Today sees the release of Battletome: Skaven Pestilens, the latest book for the Age of Sigmar. Having purloined a copy yesterday, I think I can now answer that eternal question – is it any good?
It is another hardback release, so it looks like we will only see softbacks for the Grand Alliance books (maybe supporting the idea that the Battletomes are to stay, while the Grand Alliance books are intended to be replaced every so often to keep up with the miniatures range?). At 88 pages, it is on the smaller side of Battletomes but it is covering just a single Skaven clan and, at £20, you pays your money and makes your choices.
Ultimately, if you are a hard rules buff, you will have just about everything you need for Pestilens in the Grand Alliance book, so this review will be done from the point of view of the fluff fanatic, those who are getting into the background behind the Age of Sigmar and its ongoing storyline.
There is the odd bit of artwork on this book that has been repeated elsewhere, such as the spread that explains gnawholes, but it is just the odd piece here and there, and won’t be enough to irritate – mostly because the original artwork that is present, such as the piece shown above, is really quite fantastic. A Verminlord Corruptor leading its scurrying minions against the Fyreslayers? Brilliant stuff.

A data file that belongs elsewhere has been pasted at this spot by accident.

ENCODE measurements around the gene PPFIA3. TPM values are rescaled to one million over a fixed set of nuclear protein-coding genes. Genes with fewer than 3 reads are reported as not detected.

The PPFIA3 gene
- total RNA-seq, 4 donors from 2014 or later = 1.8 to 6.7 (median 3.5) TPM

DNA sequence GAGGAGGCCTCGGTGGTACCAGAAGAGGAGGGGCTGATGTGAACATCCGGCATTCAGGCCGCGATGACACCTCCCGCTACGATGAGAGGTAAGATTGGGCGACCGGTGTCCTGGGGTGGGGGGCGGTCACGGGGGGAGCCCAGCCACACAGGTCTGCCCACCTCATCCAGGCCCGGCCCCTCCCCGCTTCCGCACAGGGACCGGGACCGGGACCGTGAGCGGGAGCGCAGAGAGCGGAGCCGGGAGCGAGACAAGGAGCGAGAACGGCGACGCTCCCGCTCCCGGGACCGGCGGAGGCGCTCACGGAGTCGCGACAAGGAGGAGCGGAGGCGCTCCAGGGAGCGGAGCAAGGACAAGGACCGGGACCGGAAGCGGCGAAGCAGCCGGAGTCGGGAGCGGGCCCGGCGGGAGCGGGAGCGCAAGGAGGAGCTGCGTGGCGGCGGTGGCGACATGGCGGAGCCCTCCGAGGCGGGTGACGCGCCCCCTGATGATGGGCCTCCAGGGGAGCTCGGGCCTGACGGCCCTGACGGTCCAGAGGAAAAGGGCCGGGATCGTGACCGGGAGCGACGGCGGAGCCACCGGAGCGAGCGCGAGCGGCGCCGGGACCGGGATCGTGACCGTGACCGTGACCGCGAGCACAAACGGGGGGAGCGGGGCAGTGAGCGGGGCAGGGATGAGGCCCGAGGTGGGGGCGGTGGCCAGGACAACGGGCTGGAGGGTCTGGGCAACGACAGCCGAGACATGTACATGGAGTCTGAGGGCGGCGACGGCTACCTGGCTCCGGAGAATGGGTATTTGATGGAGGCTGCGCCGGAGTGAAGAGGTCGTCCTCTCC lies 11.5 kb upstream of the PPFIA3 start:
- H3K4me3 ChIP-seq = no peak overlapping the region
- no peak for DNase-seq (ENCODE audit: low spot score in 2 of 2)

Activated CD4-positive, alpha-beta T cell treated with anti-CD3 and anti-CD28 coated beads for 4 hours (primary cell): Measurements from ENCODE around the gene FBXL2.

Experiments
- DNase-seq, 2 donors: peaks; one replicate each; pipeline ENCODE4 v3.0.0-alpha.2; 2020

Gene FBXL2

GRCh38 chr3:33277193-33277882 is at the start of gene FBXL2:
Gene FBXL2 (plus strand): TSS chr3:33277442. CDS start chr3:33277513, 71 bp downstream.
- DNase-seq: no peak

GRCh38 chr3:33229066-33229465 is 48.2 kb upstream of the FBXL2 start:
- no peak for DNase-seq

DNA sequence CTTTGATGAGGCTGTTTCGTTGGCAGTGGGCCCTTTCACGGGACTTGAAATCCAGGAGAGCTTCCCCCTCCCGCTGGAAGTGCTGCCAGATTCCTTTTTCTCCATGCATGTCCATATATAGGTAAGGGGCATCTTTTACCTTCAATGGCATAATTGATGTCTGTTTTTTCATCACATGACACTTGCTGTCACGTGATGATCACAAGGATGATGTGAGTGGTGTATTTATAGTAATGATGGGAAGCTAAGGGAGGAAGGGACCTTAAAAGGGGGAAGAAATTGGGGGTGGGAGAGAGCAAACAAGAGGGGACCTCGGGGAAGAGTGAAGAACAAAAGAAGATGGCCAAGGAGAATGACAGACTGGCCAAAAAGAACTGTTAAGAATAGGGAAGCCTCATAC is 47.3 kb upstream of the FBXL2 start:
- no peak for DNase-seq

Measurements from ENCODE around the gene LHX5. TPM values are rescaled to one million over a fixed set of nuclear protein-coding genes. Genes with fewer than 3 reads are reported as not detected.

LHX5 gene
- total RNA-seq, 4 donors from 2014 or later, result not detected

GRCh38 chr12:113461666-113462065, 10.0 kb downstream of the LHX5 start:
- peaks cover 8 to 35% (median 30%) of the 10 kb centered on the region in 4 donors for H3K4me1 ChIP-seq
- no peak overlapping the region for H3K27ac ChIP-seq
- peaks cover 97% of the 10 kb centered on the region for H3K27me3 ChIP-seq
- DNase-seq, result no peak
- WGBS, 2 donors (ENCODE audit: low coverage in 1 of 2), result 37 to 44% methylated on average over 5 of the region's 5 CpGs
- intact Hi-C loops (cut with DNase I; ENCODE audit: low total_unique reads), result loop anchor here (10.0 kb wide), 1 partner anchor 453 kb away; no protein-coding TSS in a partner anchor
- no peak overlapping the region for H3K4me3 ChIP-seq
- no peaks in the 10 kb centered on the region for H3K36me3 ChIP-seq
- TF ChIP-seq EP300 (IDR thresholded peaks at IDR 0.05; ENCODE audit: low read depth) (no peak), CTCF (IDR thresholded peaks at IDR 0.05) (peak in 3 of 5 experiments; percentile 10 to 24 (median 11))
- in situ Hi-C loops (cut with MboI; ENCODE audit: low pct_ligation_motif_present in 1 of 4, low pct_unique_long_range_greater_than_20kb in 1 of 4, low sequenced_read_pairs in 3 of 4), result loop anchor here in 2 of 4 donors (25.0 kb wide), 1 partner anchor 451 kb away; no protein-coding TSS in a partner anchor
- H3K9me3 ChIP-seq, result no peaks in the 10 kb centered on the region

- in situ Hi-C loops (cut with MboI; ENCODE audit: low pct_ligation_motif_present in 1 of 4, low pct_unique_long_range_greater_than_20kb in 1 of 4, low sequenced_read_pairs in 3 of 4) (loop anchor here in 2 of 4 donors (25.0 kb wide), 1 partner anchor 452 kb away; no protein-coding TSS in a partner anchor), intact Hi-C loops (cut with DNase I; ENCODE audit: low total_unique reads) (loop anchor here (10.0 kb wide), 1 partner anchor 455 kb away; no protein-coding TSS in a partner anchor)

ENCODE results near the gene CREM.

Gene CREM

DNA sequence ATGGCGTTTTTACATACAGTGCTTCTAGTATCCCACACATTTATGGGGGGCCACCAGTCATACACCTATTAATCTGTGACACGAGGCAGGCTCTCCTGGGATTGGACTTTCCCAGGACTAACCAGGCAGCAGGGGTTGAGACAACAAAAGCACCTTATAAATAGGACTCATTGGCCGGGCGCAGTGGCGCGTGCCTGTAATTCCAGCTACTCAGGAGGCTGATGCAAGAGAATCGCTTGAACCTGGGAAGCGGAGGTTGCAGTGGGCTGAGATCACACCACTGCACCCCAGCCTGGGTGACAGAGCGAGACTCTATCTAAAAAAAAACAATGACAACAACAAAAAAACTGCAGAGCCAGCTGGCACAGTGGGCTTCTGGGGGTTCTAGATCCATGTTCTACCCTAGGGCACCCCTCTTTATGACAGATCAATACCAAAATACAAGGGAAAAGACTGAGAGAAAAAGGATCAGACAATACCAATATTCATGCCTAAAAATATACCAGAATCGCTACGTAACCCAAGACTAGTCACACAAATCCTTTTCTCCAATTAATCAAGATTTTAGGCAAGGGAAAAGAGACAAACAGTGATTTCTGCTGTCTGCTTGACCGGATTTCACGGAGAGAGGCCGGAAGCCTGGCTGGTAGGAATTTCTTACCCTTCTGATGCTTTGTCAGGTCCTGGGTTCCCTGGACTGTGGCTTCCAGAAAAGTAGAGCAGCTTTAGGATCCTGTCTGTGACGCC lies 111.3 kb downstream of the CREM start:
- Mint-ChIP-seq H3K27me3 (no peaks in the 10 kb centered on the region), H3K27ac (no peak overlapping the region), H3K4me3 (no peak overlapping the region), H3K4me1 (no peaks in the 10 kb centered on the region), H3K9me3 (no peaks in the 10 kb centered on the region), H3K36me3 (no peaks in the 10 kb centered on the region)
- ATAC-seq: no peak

The background section begins with a look at how the Great Horned Rat was able to accumulate so much power in the World-That-Was that the Chaos Gods were more or less forced to allow him into their pantheon (albeit begrudgingly, and they do not exactly show a great deal of respect). The aforementioned gnawholes spread comes next, though it has to be said that the text has been changed to make it Pestilens-centric.
Some deeper aspects of the Pestilens are also touched upon – their quest to recover the Thirteen Great Plagues, how they have already found seven of them, and what they believe will happen to the Great Horned Rat and the Skaven when the last has been found (it is not good news if you are not Pestilens!). There is also a look at the relationships the Pestilens have with both the Great Horned Rat and Nurgle.
Overall, there is a very good feeling of depth in this book, making the Skaven of the Clans Pestilens a living, breathing force that does not just have a place in the Mortal Realms, but are helping to actually define it.
The organisation of the congregations that make up the Clans Pestilens is detailed, along with some nice artwork covering the Virulent Procession of the Foul Scourging and the Church of the Green Bile, two congregations within Clan Morbidus. I believe these section has been presented not so players will copy the characters and paint schemes (in the way you might with, say, a chapter of Space Marines) but rather that it acts as a jump off point for your own collection of rats and their stories on the tabletop. Frankly, I think you could have an immense amount of fun just coming up with titles for your Plague Priests – Most Mighty Deacon of Rancidity, perhaps, or the Priest-Sire of the Squealing Pits.